Writer Shop Talk: Letting Your Book Drafts Percolate

newshoptalkA while ago, I decided that my creative and professional plans for 2015 would include launching a STUPID amount of quality books this year. Things are off to a great start, with Write Short Kindle Books becoming a #1 Kindle Bestseller in multiple categories and selling over 1,345 copies during launch month. As I continue to work on the final draft of several other books and outline upcoming projects, I decided to dig up a few old un-launched book projects that I had put on the shelf. Sometimes, if you’re me at least, you write books, set them aside, and then FORGET that you’ve written them. Whoops.

But a little time away from your drafts can be just the thing you need to realize that what you wrote actually isn’t utter garbage.

Like good coffee, some books require a little extra time to soak in their juices before they get super tasty.

I’ve found that I’ll get ideas for books, and even start writing them, but it’s not quite the right time to button them up and put them out into the world. Other times I’ll write something, feel pretty good about it for a few days, re-read it, then decide it’s utter shit and dump it into a folder on my hard drive.

Weeks, and even months, later, I’ll dig it up again, re-read it, tinker with it a bit, then repeat the process. “Argh. What shit. Back to The Folder for you, shitty shit draft.”

I’ll do this a few times, before ultimately forgetting about a final or near final book draft for months on end. It turns out, that’s sometimes the best thing you can possibly do with a book project!

I initially did this with Write Short Kindle Books. It’s one of several books I wrote last summer, and I set it aside numerous times after completing the first draft. Every time I dove back in, I improved it a bit more, but I still wasn’t 100 percent on the project. So I’d set it aside. It sat for about five months until I eventually decided the time was right, dove back into to give it a heavy-duty coat of spit-shining, and then prepped it for launch in January.

It turned out to be one of my most successful book projects to date.

Aside from the half dozen book projects I’m currently in various stages of completing, outlining, and planning, I’ve already got 2-3 more near finished books I’ve been sitting on that I also wrote last year.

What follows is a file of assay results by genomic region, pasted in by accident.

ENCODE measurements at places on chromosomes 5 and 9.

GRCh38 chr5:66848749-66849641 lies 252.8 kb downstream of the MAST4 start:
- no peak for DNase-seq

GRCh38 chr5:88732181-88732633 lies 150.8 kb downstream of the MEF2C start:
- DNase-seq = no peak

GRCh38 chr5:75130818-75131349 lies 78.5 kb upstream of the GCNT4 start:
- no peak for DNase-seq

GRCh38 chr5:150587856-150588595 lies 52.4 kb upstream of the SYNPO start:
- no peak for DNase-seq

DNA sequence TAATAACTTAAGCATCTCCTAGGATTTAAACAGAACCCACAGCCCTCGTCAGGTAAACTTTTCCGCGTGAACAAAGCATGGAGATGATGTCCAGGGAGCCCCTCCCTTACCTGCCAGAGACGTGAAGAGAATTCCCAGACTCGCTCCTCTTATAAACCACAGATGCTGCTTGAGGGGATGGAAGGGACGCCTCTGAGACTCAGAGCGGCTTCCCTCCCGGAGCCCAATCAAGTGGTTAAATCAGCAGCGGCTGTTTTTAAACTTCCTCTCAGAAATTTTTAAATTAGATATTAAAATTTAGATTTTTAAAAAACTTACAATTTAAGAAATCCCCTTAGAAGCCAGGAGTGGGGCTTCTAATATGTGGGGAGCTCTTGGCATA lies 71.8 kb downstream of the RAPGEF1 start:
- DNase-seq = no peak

Interesting aside: if I had launched all three of those book projects back after I first finished them, I think things would have been a mess. The timing was off. But 6-8 months later? I’m in a perfect position right now to roll full-steam ahead, and a lot of things are all clicking into place. I didn’t know how or where some of these book projects would fit into the slightly tangled, crazy puzzle that is my professional writing career.

But I’ve got things ironed out now, and it’s GO TIME. I couldn’t be more excited or optimistic — and that’s a much needed shift, considering how gloomy the tail end of last year was.

Here’s what spurred me to write this post today: I had retired a finished book draft this fall, and forgot about it. After talking a bit about future book plans with some Facebook group folks the other day, I remembered that project, and it sparked an epiphany about a major question and challenge I was struggling to figure out in regards to my assorted book-writing projects.

Today, I just opened up that draft, started re-reading it and was really surprised. What I thought was shit six months ago turns out to be A LOT more polished and on-point than I had realized. It’s almost publish-ready, actually, and the timing for it couldn’t be more perfect, given the way things have been shifting around with my writing world in the past year.

What would have happened if I had let Write Short Kindle Books sit in my “shit” folder indefinitely? Absolutely nothing. I wouldn’t have hit #1 in my categories, launched a new book series, made some great new contacts in the writing world, or have earned an extra $1,000+ last month.

What would happen if I left this other finished manuscript sit there too? Or the next one? Or the next one?

So it’s easy to be your own harshest critic and tear your work apart. I do it often. Some people let this be a major roadblock preventing them from completing projects. But if you can muster the spirit to dive back in after getting some distance from your unpublished work, that can be exactly what you need to see the solution to the puzzle with crystal clarity, and lock down some of your most successful projects yet.

Don’t give up, and keep the words flowing!


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  • How to break larger book ideas down into numerous smaller books
  • How to brainstorm, outline, and write books faster and more efficiently
  • How to save money on covers, editing, and Kindle book formatting
  • Why building a team of Beta Readers is crucial
  • How to bring your book from final draft to launch
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